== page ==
Health Insurance 5 Mistakes you Should Avoid While Buying your Next Policy

Buying health insurance is as much a science as it is an art. Research has shown that most people don’t buy their insurance online; hence, you have to make it to the brokerage office, typically through an agent. The problem is that many agents, especially in the state of California, are looking to make a quick buck, simply because there are no other options for a job.

To make matters worse, this is where most people make their mistakes. Most people don’t realize that the broker can be setting you up for a bait and switch scheme. Here are the top health insurance 5 mistakes you should avoid while buying your next policy.

1. Not Checking Your Credit Report

Your credit report is heavily weighted when it comes to insurance. The reason for this is because most insurance companies have a minimum credit score requirement of 640. Unfortunately, for too many people, they’re not checking their credit reports.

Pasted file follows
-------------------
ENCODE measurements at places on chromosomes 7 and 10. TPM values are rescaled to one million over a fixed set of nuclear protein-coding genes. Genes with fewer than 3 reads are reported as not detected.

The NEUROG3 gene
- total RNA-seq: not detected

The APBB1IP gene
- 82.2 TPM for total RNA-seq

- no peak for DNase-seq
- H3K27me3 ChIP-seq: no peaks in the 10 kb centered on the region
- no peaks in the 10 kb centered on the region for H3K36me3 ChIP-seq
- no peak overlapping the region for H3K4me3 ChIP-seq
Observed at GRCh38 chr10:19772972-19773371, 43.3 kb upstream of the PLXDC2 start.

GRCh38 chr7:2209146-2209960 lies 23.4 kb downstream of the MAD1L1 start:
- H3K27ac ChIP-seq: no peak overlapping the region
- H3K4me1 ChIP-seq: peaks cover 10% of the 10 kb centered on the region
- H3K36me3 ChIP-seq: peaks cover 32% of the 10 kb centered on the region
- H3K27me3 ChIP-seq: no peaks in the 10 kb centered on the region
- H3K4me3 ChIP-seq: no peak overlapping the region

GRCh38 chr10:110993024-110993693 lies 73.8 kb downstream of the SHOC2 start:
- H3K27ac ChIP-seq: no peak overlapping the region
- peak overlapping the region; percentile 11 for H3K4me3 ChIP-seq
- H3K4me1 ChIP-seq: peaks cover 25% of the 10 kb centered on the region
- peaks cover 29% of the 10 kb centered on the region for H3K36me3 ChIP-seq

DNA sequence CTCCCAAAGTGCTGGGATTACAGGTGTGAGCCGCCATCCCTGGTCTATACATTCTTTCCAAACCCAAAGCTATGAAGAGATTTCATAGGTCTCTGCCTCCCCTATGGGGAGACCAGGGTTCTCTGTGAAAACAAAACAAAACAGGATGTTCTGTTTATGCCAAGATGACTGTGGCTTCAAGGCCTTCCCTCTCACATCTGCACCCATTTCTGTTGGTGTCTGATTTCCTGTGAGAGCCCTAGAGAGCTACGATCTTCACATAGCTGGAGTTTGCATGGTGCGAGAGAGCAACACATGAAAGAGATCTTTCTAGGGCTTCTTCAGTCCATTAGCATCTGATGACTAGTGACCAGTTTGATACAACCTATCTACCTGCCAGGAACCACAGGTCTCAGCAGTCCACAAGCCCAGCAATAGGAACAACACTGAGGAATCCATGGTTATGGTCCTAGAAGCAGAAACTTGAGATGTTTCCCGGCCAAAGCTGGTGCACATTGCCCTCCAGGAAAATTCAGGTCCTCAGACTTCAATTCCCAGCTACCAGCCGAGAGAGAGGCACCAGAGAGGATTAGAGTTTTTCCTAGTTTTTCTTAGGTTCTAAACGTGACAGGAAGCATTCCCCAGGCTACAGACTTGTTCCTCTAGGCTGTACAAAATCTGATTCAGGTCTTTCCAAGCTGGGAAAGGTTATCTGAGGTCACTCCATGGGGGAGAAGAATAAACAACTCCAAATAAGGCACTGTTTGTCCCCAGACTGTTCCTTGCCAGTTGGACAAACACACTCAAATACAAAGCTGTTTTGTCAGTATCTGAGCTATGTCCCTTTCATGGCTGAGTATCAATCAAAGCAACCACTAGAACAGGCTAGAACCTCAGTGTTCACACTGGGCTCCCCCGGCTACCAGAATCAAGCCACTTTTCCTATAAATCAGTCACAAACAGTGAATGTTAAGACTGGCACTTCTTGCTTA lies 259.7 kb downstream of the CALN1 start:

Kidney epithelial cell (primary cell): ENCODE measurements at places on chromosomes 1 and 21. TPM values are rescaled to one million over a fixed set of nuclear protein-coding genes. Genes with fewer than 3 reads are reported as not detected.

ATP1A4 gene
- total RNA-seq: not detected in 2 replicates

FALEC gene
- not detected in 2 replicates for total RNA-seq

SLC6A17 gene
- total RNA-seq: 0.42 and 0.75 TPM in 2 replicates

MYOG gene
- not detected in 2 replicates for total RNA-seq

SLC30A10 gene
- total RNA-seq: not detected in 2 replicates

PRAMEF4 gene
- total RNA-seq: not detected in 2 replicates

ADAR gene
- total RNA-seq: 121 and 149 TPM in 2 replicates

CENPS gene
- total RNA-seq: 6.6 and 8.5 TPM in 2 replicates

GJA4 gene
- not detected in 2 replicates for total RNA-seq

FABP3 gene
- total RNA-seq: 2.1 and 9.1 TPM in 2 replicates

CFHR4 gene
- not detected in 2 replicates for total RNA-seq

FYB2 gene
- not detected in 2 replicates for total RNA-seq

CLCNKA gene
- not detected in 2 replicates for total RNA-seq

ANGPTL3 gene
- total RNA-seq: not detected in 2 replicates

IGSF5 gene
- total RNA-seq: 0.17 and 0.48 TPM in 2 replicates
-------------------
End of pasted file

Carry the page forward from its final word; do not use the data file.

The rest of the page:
They’re so busy and prey on the fact that most people take their credit scores for granted. They know that it’s up to the insurance company to see if you can afford the payment requirements, not them.

Let’s say that you have a credit score of 600. The insurance company will reject you if you don’t pay the higher premium to the broker.

If you do your homework, by looking at your credit report, you can see which companies are looking at your credit score. You can then ask the broker if they call the credit report, as well as if they check a credit score at all.

This will let you know if you’re playing a numbers game.

If they don’t, then you are being set up for a bait and switch.

The insurance company rejects you because of your credit report, but the broker tells you that your credit was great and you don’t need to worry, because he or she has a great offer for you.

You buy the policy, and you get paid.

The broker gets paid.

The broker may even put a hold on your credit report for a number of months, so the insurance company can’t reject you again.

All of the sudden, you’re in the hole for a number of months and you have to pay � since you didn’t actually purchase health insurance

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